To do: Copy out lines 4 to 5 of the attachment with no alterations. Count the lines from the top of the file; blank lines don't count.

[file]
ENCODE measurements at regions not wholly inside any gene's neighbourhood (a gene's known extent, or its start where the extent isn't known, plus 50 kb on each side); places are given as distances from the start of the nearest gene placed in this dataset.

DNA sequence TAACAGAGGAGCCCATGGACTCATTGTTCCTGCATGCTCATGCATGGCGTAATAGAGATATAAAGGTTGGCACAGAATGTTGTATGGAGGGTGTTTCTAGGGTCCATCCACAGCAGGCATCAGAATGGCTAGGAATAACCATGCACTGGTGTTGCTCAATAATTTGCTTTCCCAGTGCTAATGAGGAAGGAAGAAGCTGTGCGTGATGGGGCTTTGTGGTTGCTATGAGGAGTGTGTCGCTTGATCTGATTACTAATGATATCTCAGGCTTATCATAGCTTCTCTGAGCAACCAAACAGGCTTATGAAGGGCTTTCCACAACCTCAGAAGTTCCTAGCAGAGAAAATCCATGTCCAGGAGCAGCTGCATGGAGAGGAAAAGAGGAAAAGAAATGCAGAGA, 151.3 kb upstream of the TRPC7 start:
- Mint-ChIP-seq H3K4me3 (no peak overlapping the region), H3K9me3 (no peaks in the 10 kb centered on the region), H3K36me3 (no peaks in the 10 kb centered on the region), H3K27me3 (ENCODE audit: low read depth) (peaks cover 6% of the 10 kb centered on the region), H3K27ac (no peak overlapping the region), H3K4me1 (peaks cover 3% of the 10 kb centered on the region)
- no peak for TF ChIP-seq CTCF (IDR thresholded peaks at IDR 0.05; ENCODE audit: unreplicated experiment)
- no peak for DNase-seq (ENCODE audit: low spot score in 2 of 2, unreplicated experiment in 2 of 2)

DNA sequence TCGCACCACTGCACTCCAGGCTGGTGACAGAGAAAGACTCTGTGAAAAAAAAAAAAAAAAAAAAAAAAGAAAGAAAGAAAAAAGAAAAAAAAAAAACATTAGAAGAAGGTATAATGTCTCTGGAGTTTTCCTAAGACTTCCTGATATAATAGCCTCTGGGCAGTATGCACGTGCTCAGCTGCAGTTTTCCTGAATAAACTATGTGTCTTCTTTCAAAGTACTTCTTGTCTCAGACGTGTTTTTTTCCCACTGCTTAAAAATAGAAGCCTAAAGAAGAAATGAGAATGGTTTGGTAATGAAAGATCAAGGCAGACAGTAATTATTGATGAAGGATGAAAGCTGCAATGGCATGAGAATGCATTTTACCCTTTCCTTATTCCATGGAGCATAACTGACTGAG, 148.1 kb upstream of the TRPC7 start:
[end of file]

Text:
- no peak for TF ChIP-seq CTCF (IDR thresholded peaks at IDR 0.05; ENCODE audit: unreplicated experiment)
- no peak for DNase-seq (ENCODE audit: low spot score in 2 of 2, unreplicated experiment in 2 of 2)